In Wisconsin a similar rule is even more restrictive. During HS season an athlete can’t do ANYTHING related to their sport. This has been interpreted to prevent swimmers from entering triathlons because of the swimming leg, and track athletes from participating in charity “fun runs” if those occur during the HS season. Competing in a USA swimming event of any kind, even unattached, would be instant disqualification.

There are some byzantian rules for limited exceptions for national and international competitions, i.e. the Olympic Trials or the Olympics, but they are really narrow.

Every year we see a number of talented swimmers forgo HS swimming so they can stay with their club coach year round.

Clovis Swim Club
Reply to  Peter
6 years ago

Clovis Swim Club and his coaches feel terrible about this situation. We all want what is best for Connor. We took 12 athletes to Orlando. 11 of them are eligible for their Section Championship. We were surprised to learn that each CIF section determines their own eligiblity rules. The issue at hand is that Sections may define their season of sport differently. Most people don’t realize the sacrifice that Connor, Cameron, and Charis have made to be a part of program. They commute an hour one way to be a part of our program. Connor and Cameron resides in a different CIF section than the rest of our athletes. CIF allows an exemption for USA Swimming National events which is… Read more »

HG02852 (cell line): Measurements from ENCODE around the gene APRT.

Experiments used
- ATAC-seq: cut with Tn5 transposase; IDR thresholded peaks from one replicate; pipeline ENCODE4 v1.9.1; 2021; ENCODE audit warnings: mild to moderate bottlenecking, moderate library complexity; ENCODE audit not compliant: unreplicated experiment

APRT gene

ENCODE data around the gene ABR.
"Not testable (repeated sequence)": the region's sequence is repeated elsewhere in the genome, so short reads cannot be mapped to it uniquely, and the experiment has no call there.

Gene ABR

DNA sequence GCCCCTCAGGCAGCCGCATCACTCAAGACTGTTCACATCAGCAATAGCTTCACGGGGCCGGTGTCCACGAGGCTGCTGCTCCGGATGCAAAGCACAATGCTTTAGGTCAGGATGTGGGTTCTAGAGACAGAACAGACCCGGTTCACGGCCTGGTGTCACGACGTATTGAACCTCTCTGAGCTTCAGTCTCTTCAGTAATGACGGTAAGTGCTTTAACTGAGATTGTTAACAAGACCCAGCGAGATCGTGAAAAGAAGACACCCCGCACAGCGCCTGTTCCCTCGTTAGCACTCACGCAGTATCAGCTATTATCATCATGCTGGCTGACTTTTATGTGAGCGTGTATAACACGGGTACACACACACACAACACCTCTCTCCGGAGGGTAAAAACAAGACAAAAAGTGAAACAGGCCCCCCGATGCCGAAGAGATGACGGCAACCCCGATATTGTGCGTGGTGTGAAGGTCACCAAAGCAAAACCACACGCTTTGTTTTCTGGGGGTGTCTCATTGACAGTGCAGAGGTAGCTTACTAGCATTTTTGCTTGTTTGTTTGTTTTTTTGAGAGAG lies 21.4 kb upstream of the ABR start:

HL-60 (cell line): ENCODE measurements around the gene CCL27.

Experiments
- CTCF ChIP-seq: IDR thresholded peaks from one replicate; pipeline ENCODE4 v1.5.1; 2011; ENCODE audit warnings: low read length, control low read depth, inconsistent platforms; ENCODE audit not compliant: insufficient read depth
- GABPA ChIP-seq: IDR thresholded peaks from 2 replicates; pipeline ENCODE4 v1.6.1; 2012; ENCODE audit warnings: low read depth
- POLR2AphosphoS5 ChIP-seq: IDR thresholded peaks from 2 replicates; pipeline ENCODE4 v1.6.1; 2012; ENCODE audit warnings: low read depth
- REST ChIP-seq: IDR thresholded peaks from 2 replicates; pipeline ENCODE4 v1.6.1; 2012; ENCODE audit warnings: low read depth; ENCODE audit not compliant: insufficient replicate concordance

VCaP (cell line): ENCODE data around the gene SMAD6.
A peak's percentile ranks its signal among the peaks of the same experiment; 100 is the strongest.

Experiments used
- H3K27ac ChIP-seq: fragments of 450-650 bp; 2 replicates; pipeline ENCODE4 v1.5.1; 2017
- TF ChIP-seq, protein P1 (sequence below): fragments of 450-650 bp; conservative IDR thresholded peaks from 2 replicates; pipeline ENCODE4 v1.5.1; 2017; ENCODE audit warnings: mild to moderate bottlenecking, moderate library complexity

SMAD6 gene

Reply to  Clovis Swim Club
6 years ago

If Connor’s appeal is denied, please ask the Section to allow him in the Trials on Friday. That way he can at least get a shot at the record. As a Central Californian, I’d be proud to see Connor’s name in the national record.

Reply to  Clovis Swim Club
6 years ago

What a diplomatic post. Clovis sounds like a class act! Good luck to Connor! Hope this works and best of luck making Olympic Trials.

Interesting about Polo. We don’t have much of that in the east!

Reply to  Peter
6 years ago